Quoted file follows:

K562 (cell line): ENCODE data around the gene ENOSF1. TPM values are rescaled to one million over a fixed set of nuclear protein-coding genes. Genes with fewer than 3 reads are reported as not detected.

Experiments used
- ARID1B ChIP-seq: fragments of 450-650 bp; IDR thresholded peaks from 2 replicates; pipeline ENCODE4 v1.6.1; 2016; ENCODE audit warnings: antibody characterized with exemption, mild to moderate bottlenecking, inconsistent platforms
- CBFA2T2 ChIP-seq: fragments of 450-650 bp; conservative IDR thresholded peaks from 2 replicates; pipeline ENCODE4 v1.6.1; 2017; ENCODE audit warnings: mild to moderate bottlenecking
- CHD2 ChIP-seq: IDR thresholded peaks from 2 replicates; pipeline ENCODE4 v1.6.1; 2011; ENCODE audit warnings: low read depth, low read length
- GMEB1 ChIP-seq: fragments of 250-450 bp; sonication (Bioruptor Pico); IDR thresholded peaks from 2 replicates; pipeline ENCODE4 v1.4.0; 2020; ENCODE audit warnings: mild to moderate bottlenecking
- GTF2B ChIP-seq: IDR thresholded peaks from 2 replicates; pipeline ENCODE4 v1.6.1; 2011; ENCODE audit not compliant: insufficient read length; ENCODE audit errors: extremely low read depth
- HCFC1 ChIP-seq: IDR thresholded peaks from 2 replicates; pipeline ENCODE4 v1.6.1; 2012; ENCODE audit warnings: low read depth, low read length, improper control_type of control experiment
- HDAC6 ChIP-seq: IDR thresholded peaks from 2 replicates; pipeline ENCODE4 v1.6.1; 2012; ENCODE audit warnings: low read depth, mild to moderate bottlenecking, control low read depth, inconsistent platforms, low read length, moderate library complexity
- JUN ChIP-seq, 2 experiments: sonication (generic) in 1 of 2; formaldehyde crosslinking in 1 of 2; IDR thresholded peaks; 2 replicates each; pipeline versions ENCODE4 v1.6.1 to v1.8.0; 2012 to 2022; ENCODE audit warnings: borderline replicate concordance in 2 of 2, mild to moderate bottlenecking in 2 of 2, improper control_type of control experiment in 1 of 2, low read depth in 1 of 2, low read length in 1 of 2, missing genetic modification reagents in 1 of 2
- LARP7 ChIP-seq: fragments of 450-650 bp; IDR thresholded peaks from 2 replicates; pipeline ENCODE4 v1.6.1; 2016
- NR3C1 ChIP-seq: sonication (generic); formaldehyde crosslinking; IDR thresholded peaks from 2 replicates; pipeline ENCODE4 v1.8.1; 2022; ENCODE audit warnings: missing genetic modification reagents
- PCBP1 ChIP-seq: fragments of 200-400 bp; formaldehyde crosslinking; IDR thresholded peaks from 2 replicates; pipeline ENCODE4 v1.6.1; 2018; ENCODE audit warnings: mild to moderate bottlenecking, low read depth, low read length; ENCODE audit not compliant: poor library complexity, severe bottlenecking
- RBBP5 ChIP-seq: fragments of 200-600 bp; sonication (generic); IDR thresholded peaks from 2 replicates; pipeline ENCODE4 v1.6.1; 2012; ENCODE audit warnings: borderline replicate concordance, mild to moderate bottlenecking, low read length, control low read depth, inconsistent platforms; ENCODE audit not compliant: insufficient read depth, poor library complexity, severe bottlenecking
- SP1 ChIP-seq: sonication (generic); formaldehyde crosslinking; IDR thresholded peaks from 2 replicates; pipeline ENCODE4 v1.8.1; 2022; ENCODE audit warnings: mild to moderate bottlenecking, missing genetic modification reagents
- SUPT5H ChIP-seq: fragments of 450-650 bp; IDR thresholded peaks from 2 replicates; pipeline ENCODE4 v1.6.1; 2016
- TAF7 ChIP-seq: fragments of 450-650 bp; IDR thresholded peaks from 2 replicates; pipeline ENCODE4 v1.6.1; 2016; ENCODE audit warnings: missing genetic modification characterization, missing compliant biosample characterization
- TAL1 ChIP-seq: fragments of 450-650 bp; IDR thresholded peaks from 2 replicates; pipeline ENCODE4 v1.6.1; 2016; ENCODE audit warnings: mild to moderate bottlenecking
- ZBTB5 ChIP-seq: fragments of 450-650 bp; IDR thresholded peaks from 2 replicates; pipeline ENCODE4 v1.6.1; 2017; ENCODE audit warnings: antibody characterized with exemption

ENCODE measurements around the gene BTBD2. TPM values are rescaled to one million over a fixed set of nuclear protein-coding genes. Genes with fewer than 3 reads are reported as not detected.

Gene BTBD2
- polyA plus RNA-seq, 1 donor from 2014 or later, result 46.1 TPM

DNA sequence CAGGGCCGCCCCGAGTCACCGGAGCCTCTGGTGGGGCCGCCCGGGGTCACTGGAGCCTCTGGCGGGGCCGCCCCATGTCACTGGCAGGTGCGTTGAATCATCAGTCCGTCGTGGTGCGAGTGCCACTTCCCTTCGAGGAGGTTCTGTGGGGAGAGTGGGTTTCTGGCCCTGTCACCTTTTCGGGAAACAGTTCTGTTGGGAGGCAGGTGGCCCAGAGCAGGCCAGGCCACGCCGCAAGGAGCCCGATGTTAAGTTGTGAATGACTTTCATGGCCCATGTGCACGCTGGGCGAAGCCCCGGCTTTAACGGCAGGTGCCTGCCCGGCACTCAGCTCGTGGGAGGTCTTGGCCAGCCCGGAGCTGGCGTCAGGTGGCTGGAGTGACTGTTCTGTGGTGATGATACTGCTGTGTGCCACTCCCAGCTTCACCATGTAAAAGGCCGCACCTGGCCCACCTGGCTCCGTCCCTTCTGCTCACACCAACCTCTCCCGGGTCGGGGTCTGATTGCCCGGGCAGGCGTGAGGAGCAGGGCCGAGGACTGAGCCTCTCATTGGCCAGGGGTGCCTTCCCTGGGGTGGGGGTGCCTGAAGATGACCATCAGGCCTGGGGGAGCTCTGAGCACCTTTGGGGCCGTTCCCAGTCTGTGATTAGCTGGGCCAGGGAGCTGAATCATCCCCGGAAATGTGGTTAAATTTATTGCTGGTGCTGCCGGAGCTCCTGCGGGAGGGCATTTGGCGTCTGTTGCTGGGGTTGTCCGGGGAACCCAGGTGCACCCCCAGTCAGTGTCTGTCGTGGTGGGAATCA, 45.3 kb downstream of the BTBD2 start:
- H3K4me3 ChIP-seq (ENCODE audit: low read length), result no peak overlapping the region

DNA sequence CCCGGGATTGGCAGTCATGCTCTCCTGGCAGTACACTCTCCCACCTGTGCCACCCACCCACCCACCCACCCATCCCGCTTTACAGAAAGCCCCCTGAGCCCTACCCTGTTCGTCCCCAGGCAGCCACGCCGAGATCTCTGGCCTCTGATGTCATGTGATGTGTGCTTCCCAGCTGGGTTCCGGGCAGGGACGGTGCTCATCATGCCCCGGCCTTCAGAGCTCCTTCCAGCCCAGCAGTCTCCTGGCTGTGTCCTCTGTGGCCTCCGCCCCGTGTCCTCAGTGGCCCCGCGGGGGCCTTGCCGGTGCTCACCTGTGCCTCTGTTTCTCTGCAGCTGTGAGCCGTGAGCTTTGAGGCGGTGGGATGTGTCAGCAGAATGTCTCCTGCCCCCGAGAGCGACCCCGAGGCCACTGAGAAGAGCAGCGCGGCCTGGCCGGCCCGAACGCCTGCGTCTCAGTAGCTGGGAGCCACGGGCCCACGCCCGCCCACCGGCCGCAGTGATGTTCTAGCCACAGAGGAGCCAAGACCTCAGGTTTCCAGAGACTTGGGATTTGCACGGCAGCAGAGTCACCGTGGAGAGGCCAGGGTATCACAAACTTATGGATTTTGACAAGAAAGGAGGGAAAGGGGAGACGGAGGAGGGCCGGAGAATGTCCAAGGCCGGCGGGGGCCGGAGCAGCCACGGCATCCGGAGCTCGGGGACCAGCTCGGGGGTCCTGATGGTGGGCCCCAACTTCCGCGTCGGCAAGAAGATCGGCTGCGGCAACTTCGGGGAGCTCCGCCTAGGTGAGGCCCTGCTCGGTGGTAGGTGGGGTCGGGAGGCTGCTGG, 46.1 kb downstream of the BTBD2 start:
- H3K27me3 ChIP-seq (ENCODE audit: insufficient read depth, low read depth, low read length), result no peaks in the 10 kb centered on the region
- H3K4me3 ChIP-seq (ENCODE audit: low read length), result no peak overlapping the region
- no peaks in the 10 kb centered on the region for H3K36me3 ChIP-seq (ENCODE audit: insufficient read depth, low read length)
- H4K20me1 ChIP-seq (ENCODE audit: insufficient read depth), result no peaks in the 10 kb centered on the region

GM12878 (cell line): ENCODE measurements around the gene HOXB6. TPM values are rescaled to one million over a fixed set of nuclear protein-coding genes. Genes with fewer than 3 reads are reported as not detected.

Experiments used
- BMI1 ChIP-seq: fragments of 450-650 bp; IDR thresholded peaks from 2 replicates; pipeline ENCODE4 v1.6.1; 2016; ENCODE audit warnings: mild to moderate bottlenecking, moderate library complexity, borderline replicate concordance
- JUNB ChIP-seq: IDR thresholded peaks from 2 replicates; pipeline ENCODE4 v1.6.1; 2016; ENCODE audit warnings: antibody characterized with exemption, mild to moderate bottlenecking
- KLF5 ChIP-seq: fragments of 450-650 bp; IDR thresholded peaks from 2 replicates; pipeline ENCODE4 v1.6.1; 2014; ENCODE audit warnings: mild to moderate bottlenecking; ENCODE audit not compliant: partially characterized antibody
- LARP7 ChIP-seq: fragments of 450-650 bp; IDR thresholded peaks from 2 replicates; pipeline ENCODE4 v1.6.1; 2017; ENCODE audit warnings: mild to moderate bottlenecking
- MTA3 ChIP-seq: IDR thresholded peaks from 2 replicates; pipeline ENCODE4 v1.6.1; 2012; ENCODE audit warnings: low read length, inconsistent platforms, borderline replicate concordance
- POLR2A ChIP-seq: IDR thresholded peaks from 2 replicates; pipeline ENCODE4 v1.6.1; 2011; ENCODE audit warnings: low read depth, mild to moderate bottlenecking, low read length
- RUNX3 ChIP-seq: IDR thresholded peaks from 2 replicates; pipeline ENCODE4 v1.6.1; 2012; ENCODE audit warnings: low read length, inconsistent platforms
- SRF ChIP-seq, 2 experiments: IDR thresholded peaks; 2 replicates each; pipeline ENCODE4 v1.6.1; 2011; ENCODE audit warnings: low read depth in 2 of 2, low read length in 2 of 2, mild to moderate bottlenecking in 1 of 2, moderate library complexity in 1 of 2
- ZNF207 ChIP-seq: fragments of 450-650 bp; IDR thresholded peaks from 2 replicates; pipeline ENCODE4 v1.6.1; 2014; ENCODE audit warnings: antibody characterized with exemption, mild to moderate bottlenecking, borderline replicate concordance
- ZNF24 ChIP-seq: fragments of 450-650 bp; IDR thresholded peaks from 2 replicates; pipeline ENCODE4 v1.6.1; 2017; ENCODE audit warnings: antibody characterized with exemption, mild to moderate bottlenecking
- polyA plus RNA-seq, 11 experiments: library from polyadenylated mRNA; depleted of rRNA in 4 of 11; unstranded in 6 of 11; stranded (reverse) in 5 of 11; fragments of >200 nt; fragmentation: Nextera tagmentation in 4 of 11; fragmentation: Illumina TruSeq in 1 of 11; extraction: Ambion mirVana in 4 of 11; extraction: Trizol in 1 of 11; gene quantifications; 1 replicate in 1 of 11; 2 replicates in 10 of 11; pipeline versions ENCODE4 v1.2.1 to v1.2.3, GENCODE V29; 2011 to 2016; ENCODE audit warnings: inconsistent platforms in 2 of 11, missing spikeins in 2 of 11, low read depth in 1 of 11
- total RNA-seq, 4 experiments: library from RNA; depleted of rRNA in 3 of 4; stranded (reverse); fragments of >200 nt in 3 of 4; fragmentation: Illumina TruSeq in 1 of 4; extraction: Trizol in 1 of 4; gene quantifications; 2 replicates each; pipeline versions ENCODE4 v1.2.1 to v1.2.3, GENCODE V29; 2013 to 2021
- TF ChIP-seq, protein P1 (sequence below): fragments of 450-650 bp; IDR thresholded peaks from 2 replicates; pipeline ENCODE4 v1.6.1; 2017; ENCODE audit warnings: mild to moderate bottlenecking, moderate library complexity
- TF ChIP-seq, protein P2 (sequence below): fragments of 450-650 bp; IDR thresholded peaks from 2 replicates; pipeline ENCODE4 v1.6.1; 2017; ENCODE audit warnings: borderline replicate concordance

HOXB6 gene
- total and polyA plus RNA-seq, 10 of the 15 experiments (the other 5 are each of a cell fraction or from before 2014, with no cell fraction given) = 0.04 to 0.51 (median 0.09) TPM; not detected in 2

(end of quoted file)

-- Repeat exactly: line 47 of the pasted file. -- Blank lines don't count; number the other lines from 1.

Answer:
- total and polyA plus RNA-seq, 10 of the 15 experiments (the other 5 are each of a cell fraction or from before 2014, with no cell fraction given) = 0.04 to 0.51 (median 0.09) TPM; not detected in 2